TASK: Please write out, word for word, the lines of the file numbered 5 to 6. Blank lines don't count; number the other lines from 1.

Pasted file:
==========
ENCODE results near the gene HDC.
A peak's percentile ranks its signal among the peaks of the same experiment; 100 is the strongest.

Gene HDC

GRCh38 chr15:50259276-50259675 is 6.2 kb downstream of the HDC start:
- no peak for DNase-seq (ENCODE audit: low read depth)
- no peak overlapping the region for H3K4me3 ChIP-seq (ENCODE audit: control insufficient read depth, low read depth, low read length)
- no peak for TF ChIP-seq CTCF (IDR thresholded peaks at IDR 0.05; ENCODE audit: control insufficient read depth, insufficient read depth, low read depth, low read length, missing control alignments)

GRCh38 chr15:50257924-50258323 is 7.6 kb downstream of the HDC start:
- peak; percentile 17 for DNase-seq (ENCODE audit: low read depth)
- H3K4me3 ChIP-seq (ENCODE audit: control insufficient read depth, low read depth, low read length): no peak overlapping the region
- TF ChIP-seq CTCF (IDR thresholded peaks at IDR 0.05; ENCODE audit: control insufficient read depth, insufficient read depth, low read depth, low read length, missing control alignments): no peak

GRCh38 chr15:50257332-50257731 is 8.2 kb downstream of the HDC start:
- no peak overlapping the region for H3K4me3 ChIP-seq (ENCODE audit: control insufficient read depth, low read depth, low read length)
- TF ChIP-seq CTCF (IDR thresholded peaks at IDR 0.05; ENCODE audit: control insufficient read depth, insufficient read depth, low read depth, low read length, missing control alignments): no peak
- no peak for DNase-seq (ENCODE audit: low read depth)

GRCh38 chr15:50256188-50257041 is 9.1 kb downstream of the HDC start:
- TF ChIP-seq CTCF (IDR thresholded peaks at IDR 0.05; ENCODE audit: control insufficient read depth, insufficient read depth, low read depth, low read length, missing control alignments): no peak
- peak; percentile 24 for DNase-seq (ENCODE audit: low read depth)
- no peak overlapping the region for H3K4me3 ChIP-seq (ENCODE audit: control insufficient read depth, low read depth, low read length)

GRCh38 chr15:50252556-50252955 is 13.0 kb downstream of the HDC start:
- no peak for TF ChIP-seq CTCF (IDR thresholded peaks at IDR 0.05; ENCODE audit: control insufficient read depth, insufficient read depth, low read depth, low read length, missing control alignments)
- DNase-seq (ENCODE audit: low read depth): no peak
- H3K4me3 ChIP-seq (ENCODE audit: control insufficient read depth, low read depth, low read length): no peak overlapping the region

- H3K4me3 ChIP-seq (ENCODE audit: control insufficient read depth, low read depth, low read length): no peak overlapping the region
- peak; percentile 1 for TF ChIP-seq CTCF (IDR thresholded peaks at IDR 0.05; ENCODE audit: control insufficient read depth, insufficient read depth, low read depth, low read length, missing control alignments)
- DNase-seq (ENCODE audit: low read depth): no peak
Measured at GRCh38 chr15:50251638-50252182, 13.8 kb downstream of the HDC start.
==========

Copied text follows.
- no peak for DNase-seq (ENCODE audit: low read depth)
- no peak overlapping the region for H3K4me3 ChIP-seq (ENCODE audit: control insufficient read depth, low read depth, low read length)